The Typhoid Fever vaccine took 34 years to perfect. The Smallpox vaccine took centuries to develop. The Influenza vaccine took almost 30 years to get right, and it was shortly rendered ineffective after scientists discovered the different types and strains of the flu.
But the COVID-19 vaccine? It took just under a year. (Isn’t modern medicine amazing?) And although it’s not 100 percent rolled out yet, more and more people across the globe are being vaccinated every day, getting us one step closer to putting the
COVID-19 crisis in the rearview mirror.
Most people are full of questions about the benefits and risks of the COVID-19 vaccine. DispatchHealth is here to help. We’ve rounded up all the latest data to arm you with knowledge as you approach the question of vaccination, especially as a healthcare professional.
The Benefits of Getting Vaccinated
The vaccine could open the door to life as we once knew it through the effects of herd immunity. But while most people are excited to visit with friends and family again, the benefits are far greater for healthcare professionals: Keeping ourselves and our patients safe to bring this crisis to an end.
Did you know that the vaccine is about 95% effective at preventing both mild and severe symptoms of COVID-19? Compare that to the yearly flu vaccine’s 40-60% efficacy, and you can see how vaccination can stop the spread of the coronavirus in a hurry. And, the 5% or so of individuals who do experience symptoms even after being vaccinated are much less likely to suffer from severe or critical illness. That translates to a lower risk of death or permanent disability as a result of a COVID-19 infection.
Unfortunately, COVID-19 is a leading cause of death in the U.S. right now. And 5% of people who contract the virus will suffer from critical illness, including septic shock and respiratory failure. Even more—around 15%—will suffer from severe illness, like pneumonia. But perhaps one of the most compelling cases for vaccination is the fact that contracting COVID-19 puts you at risk of developing complications even after the infection has cleared. These complications include:
- Blood clots
- Heart attack
- Heart inflammation/dysfunction
- Damage to lung tissue, sometimes lifelong
- Long-term cognitive defects
Protecting Your Patients
If you’re a healthcare professional, it’s your responsibility to use all means available to protect your patients from contracting COVID-19. This is especially true for those who work with elderly or immunocompromised patients. Not only does this help protect your patients from developing complications themselves, but it gets us one step closer to stopping the spread within our communities for good. It’s also important to note that less than 60% of COVID-19 transmission comes from infected people without symptoms (35% in the presymptomatic phase of infection and 24% who remain asymptomatic). Therefore, infected individuals may spread the virus without even knowing it. For those who do develop symptoms, they’re most infectious within the one to two days before their symptoms even develop. While those with known symptoms should place themselves in quarantine, asymptomatic individuals have no way of knowing there’s a necessity for them to do so. These facts make it difficult for healthcare workers to prevent contracting the virus by merely avoiding patients with symptoms.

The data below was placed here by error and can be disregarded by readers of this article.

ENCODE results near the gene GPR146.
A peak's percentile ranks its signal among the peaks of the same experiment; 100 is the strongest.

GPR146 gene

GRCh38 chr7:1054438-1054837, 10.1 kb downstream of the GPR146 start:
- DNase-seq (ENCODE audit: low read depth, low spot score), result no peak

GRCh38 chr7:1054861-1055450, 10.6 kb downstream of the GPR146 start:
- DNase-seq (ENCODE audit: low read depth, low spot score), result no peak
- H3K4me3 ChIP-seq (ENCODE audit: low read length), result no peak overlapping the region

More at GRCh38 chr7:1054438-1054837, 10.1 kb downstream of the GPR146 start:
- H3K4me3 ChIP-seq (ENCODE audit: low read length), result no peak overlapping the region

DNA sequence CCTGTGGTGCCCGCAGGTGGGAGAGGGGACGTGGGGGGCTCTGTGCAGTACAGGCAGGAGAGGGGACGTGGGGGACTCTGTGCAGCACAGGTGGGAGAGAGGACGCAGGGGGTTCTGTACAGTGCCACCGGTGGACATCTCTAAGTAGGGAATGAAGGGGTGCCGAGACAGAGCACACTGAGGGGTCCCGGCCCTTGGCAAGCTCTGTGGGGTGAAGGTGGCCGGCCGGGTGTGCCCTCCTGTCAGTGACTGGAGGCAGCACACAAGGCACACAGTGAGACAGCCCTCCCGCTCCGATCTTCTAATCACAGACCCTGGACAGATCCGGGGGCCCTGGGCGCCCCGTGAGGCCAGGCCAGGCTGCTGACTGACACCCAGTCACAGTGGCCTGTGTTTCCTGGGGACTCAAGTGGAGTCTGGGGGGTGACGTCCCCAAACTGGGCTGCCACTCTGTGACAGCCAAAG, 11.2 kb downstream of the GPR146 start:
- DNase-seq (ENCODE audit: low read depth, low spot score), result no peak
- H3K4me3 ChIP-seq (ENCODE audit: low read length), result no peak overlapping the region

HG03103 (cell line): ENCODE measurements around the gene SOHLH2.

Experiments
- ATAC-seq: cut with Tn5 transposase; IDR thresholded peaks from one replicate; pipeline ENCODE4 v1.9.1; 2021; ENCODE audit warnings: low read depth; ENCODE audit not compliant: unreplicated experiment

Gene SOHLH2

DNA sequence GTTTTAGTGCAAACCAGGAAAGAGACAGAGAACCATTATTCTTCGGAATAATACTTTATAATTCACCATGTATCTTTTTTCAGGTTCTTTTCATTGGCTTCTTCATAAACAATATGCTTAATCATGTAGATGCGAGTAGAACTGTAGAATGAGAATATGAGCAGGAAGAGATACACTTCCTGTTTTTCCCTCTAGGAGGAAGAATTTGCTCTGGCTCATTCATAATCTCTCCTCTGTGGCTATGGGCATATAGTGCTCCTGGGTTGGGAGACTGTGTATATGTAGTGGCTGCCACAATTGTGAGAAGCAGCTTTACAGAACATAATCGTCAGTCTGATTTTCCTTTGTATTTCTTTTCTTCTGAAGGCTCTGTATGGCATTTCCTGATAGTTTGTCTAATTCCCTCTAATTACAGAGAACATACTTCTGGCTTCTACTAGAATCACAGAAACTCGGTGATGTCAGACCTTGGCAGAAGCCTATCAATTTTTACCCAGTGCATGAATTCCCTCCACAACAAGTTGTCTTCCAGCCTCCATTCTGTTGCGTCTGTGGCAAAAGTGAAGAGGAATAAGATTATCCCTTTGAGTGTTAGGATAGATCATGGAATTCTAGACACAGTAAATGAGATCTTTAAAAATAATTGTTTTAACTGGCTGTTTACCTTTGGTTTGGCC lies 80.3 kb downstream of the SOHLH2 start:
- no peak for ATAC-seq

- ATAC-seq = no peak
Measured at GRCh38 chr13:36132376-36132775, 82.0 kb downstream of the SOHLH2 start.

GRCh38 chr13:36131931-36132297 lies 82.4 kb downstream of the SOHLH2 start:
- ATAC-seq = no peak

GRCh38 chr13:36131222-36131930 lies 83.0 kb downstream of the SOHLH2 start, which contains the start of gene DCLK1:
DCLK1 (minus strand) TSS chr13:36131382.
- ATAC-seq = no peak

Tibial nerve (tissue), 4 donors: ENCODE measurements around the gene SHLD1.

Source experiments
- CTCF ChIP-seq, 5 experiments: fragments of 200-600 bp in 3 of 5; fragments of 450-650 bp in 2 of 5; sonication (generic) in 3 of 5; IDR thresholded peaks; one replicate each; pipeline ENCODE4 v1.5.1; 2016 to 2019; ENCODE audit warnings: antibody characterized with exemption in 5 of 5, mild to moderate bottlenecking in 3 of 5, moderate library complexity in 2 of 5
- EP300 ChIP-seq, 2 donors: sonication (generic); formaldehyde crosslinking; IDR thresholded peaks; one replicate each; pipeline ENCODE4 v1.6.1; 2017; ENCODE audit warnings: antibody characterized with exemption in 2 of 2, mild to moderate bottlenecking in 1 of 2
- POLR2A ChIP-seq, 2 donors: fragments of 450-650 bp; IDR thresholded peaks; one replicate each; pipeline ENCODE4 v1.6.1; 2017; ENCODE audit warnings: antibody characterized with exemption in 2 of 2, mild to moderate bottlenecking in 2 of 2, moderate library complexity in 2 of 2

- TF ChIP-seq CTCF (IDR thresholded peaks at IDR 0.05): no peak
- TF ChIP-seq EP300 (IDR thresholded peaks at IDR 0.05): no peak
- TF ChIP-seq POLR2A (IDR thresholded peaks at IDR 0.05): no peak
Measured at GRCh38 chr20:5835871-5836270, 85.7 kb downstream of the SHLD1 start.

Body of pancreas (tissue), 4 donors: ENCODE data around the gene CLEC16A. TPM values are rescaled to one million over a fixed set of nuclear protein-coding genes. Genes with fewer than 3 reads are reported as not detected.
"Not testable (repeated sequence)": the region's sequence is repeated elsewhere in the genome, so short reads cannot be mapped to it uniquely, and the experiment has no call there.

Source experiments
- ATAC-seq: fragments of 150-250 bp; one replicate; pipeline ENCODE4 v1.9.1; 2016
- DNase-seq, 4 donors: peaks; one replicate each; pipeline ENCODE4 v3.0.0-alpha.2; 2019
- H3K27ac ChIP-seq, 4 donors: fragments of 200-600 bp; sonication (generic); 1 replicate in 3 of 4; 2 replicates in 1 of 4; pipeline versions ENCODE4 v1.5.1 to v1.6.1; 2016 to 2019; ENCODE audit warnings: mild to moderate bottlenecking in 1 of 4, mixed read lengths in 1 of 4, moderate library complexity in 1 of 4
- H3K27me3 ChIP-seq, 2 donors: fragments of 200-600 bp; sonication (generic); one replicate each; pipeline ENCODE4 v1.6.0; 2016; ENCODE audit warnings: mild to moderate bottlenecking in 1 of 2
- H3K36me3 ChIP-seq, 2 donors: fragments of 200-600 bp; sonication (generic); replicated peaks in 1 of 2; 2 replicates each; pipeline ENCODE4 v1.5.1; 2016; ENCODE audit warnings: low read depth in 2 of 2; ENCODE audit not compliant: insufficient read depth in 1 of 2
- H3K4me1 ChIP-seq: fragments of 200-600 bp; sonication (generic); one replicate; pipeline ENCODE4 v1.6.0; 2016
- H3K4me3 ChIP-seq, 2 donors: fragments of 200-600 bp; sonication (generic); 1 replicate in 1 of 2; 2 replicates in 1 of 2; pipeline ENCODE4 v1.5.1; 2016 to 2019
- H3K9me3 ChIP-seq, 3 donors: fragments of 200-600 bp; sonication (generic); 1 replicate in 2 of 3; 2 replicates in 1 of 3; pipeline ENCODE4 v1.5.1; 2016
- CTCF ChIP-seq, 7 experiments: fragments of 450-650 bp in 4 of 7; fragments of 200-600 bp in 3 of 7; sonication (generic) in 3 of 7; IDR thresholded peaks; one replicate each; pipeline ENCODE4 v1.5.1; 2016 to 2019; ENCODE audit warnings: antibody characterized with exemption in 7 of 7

For healthcare professionals working in assisted living facilities and/or nursing homes, this has huge implications. About half of nursing home COVID-19 cases can be attributed to cross-facility staff movement, meaning that if you work in more than one facility, your vaccination could mean the difference between your patients staying healthy versus contracting the virus. And when you consider that 40% of COVID-related deaths can be traced to nursing homes, it puts that decision into a greater perspective! You have the power to help protect your patients from contracting COVID-19.
Are There Any Risks?
Like any vaccine, the COVID-19 vaccine isn’t 100% without its risks. Fortunately, however, risks are pretty rare. The rate of serious adverse events definitively traced to the vaccine is less than 0.6%, or 6 out of every 1,000 people. And just 11 per every one million vaccinations resulted in an allergic reaction, with more than 80% of these being in people who have a history of allergic reactions.
How About Side Effects?
Aside from the risks, many are also curious about potential side effects. On that front, we’re pleased to report that side effects are minor. Most last fewer than three days, and include things like:
- Arm pain
- Body aches
If you can handle symptoms of the common cold, you’ll likely manage any potential vaccination side effects just fine!
The Bottom Line
As healthcare professionals, it’s our job to protect our patients—and we can do that by first protecting ourselves. Every healthcare worker who chooses to get vaccinated gets us closer to bringing this crisis to an end, once and for all.
DispatchHealth relies only on authoritative sources, including medical associations, research institutions, and peer-reviewed medical studies.
Sources referenced in this article:
McIntosh K et al. Coronavirus disease 2019 (COVID-19): Clinical features.
Up-To-Date. Dec 17, 2020.
Koh HK et al. Deaths from COVID-19.
JAMA. 2021;325(2):133-134. doi:10.1001/jama.2020.25381
Chen MK et al. Nursing home staff networks and COVID-19.
Proceedings of National Academy of Sciences. January 5, 2021 118 (1) e2015455118; https://doi.org/10.1073/pnas.2015455118
- Local Reactions, Systemic Reactions, Adverse Events, and Serious Adverse Events: Pfizer-BioNTech COVID-19 Vaccine; CDC
- Local Reactions, Systemic Reactions, Adverse Events, and Serious Adverse Events: Moderna COVID-19 Vaccine; CDC